originally published in the Chicago Tribune. All ights reserved by B. Brotman and the Chicago Tribune:
December 24, 2011|By Barbara Brotman, Chicago Tribune reporter
The audience members began to arrive, walking behind a man carrying a sign reading, “Where are the jobs created by the tax cuts for the wealthy?”
The set was ready. In front of the memorial to Abraham Lincoln in Grant Park, a bench was hammered onto pieces of plywood to keep it from being blown over. Rolling wardrobes on the sides were anchored against the wind by backpacks. Scene lists were duct-taped to the tall columns on each side.
“I like that Abe Lincoln is looking over us,” said Teresa Veramendi, looking up at the president’s somber, seated figure. “I think he would approve.”
“Occupy My Heart: A Revolutionary Christmas Carol,” by writer-activist William Turck, is a modern take on Charles Dickens’ “A Christmas Carol”:
On a cold, snowy Christmas Eve, an ambitious Chicago banker loses his job and his money-hungry girlfriend, encounters a former love who is part of the Occupy movement, is visited by three spirits who show him painful truths, and finds redemption.
“It really stays pretty true to the classic Dickens tale of somebody who has sold out all their values to the pursuit of money and isn’t really happy,” said Zach Johnson-Dunlop, 28, who plays the banker.
The action is set amid a protest, and last week it was seen by audience members who had just come from one. The premiere — a single outdoor performance Friday afternoon — was coordinated to begin at the end of a protest march that set out from LaSalle and Jackson.
The small and chilled crowd, joined by several perplexed tourists, watched and occasionally participated, to director Hannah Friedman’s delight.
The actors gently shooed away a man who had walked on stage to take close-up pictures of what he thought was a real TV newscast but was actually part of the show. And one Occupy regular kept joining the actors portraying protesters in the show.
Turck conceived of the play just before Thanksgiving. As he attended Occupy Chicago’s general assemblies, he was struck by how many theater people he was meeting.
“I thought, ‘Boy, if we could channel this talent, there’s no better form of communication, heart to heart, than art,'” he said.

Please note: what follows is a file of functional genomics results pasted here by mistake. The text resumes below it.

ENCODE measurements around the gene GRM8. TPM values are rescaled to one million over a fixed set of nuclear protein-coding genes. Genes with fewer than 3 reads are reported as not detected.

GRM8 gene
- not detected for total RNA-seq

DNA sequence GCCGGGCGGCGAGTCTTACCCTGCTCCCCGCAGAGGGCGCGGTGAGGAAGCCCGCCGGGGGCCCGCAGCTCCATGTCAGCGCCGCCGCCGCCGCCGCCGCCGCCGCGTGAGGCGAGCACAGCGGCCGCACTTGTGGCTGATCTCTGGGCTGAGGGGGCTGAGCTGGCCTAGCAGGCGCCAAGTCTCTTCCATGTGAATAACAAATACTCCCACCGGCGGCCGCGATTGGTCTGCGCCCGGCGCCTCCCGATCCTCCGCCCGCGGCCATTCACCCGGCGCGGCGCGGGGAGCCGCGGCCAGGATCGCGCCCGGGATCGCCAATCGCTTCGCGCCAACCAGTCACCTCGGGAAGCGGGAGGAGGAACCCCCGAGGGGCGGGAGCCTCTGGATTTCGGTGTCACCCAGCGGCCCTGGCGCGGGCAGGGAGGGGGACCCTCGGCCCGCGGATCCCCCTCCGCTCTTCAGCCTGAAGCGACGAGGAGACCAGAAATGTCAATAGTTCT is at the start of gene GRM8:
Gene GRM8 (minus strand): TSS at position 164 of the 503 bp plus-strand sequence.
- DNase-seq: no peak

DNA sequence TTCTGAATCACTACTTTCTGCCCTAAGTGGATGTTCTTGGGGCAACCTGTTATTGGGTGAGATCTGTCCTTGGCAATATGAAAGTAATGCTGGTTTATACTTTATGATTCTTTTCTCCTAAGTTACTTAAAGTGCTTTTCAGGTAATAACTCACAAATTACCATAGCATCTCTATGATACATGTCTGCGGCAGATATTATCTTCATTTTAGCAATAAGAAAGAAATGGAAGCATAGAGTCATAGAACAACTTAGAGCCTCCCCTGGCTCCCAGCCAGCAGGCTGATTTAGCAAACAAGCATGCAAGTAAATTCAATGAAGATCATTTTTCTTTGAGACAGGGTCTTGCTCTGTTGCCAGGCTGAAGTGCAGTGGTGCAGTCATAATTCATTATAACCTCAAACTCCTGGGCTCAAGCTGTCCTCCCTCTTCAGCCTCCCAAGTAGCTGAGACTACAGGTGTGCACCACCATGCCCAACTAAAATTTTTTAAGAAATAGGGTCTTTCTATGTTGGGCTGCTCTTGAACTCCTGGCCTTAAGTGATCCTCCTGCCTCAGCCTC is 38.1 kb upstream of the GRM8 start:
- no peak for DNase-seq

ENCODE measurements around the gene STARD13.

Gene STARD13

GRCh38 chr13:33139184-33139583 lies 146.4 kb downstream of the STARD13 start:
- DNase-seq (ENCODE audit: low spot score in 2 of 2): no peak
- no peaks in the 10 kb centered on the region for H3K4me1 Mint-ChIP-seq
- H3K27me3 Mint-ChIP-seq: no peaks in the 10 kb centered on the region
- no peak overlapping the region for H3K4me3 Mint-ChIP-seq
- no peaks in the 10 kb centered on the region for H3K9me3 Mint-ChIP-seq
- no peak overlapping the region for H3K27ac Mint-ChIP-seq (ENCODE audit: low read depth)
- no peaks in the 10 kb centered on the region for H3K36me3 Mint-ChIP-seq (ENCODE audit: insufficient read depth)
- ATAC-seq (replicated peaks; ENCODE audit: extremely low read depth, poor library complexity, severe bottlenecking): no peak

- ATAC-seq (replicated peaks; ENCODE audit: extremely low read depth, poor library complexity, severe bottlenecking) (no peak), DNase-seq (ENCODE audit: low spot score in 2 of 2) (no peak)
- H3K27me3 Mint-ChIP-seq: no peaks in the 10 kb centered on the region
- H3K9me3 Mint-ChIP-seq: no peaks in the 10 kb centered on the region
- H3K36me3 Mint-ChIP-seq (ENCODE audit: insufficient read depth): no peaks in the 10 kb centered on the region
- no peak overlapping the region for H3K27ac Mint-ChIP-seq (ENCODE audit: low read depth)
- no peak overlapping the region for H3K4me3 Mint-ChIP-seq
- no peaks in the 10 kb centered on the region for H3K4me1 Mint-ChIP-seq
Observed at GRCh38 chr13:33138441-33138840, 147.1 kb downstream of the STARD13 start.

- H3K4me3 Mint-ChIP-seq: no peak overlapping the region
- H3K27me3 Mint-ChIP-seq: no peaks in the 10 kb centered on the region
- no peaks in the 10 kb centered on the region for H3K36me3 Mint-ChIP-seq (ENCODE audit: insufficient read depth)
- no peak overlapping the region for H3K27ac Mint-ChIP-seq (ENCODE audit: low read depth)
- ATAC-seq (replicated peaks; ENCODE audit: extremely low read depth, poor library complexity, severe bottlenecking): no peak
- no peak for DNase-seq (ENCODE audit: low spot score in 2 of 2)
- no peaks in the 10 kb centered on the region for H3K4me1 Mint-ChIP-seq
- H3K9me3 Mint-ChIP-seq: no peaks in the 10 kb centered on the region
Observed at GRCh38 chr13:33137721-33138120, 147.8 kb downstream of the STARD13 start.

Christmas was a little more than a month away. And Turck happened to be a great fan of Dickens.
“On DVD somewhere, I’ve got just about every version of ‘A Christmas Carol,'” he said.
Turck had his concept. He banged out the script in a week, returned to Occupy’s general assembly “and tried to convince people I was sane.”
“He jumped up and said, ‘I have written a play,'” said Veramendi, 26, an actress who teaches theater in Chicago schools. “People were very excited. … Everyone cheered.
“It’s a great vehicle to get people interested and to bring more people into the conversation who might not come out to a protest — but who might come to a play.”
Friedman, 22, who has been an assistant director and stage manager at Lookingglass Theatre Company, Piven Theatre Workshop and Chicago Dramatists, saw a notice on a Chicago theater website asking for actors and a director for an Occupy play. She met with Turck and Veramendi.
“I got a chance to read the script, and I really liked it a lot,” Friedman said. “He’s taken this classic — it’s almost become an icon in American culture — and turned it into a revolutionary story.”
Turck’s version differs in one important respect. “Our banker, Josh, is a likable character. He’s not Scrooge,” he said. “His arguments are compelling.
“We tried to be very realistic. We didn’t want to be cartoonish. We really wanted people to think.”
On Friday, actors changed costumes — all of which included coats — on stage, in the open. No one used mics, and though traffic hummed, sirens yowled and trains whistled, the actors generally made themselves heard.
The audience, standing behind or sitting on the steps up to the memorial, chanted along with the play’s protesters and tried to stay warm. One young man passed out chemical hand warmers; another, cookies.
At the end, people wiggled upward-raised fingers, an Occupy expression of approval, and gave enthusiastic reviews.
“It was funny, but it also had real events and actions. And I liked the turnaround of the main character,” said Ryan Griffin, who added powerful praise for an outdoor performance in winter:
“I was really getting cold, and I wanted to get out of here. But I really wanted to see the play.”
“Occupy My Heart” will be performed indoors, for free, at 8 p.m. Monday at the Prop Theater, 3502-04 N. Elston Ave., and at 8 p.m. Tuesday through Thursday at Studio BE, 3110 N. Sheffield Ave.
A radio play the cast recorded was to be broadcast at 10 a.m. Saturday on WCPT, 820 AM, during Marshall Stern’s “Awakened America” program. A podcast of the show was scheduled to be posted soon at bit.ly/uH3oBb.